January 7-8, 2011 3 Shebat 5771
"And you shall tell your son…it is on account of this that Hashem did for me when I left Egypt." (Shemot 13:8)
On the Pesah Seder night, we tell our children and grandchildren many stories. We tell them how Pharaoh had to come out at night in his pajamas to search for Moshe Rabenu and all the people laughed at Pharaoh. We tell them about the plague of Arob, how the lions and tigers chased after the Egyptians. The question is, why do we need to tell the children these stories?
The Exodus from Egypt was the birth of the Jewish nation. Every year at the Seder night, we too, are born again. Our Jewishness is renewed on that night. However, there is one idea that many have trouble coming to terms with. Does the Creator of the Universe care if I make a berachah? Hashem is so great, does it bother Him how I pray or how I observe the misvot? Does it matter to Him if I come five minutes late to shul or five minutes early? Does the Master of the Universe concern Himself with these details of my life? Therefore, we tell our children these stories of redemption from Egypt, whose central theme is that when an Egyptian did something wrong to a Jew or a Jewish child like you, Hashem, Who is infinite, Creator of all worlds, gets upset! He grabbed the Egyptians and beat them up! He gave them not ten plagues, but fifty plagues, two hundred plagues, two hundred and fifty plagues! Why? Because He cares when you get hurt.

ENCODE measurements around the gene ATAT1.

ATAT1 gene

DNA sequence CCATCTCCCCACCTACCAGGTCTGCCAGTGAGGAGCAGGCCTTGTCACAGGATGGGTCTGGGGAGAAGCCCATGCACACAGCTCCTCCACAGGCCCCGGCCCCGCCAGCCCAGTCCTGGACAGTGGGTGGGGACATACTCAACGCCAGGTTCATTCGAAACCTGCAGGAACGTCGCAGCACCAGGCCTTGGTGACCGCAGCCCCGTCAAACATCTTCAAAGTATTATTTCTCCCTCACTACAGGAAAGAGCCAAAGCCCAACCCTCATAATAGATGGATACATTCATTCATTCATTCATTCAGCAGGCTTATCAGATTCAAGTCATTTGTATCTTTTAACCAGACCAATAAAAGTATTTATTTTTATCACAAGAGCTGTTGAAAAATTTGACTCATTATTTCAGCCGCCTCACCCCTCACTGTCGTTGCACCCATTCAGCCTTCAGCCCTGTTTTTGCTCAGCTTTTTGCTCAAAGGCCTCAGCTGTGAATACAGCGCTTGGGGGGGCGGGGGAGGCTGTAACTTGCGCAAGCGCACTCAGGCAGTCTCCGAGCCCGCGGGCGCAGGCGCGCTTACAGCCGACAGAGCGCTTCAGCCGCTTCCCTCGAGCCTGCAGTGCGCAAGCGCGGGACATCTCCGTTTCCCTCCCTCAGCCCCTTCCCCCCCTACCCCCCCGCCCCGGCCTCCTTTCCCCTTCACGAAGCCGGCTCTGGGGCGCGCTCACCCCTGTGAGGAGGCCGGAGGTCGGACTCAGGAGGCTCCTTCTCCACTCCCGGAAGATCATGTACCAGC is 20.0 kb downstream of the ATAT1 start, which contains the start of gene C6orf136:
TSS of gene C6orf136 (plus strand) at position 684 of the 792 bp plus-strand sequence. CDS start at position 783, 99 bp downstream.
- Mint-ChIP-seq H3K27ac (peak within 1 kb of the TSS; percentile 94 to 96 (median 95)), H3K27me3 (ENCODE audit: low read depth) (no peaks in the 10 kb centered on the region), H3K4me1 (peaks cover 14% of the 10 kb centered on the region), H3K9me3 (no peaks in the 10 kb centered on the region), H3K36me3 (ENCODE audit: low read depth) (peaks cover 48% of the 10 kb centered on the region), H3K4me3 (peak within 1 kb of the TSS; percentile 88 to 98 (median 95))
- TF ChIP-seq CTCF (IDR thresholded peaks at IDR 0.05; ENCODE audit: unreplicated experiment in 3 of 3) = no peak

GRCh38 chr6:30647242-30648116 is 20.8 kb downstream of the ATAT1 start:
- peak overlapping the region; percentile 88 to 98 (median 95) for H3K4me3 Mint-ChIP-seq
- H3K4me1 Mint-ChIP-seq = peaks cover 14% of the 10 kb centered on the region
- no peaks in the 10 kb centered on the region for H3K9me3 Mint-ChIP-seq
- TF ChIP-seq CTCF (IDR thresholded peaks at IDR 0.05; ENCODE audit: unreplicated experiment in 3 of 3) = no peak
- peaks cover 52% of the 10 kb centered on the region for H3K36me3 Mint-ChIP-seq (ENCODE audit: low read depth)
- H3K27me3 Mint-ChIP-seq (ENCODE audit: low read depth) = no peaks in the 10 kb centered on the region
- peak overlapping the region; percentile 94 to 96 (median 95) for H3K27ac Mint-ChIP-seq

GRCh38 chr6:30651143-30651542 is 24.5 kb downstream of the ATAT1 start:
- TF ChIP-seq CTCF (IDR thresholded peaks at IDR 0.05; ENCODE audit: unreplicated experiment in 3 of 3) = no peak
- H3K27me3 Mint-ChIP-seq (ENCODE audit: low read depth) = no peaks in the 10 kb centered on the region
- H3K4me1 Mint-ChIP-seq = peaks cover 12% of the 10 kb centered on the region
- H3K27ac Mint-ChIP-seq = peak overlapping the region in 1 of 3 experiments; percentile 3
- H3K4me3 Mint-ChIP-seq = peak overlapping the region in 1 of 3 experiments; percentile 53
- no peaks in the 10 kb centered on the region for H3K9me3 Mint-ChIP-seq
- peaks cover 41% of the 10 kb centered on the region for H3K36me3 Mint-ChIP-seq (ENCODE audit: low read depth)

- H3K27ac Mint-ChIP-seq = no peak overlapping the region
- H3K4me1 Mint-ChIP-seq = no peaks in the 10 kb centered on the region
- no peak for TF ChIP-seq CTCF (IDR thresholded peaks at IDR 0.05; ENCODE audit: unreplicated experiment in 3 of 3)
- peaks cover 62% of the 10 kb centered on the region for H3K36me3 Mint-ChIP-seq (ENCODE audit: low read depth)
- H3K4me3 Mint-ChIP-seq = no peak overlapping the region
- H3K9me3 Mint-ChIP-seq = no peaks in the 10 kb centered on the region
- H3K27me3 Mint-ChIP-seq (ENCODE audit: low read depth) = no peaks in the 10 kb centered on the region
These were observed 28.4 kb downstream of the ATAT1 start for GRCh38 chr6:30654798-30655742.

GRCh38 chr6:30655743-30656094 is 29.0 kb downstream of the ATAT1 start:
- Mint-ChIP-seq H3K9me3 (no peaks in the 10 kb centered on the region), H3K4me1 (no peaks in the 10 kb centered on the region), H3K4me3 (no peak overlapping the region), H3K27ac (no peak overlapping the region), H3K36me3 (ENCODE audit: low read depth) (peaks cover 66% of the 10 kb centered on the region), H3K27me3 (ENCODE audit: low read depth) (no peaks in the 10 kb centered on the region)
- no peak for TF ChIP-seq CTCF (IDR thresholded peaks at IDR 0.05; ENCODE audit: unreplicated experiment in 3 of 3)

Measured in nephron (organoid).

Therefore, now we know that Hashem cares if you say Modeh Ani with feeling in the morning. If you say it nicely, Hashem is happy and all the angels are happy! But, if you don't say it with feeling, all the angels in Heaven are sad. Why? Because Hashem cares. This is the essence of a Jew. All the misvot of the Seder night are to make this personal connection with Hashem, and to try our best that we can give this over to our children and they to their children for all generations to come. Shabbat Shalom. Rabbi Reuven Semah
"And let a man ask his friend for gold and silver" (Shemot 11:2)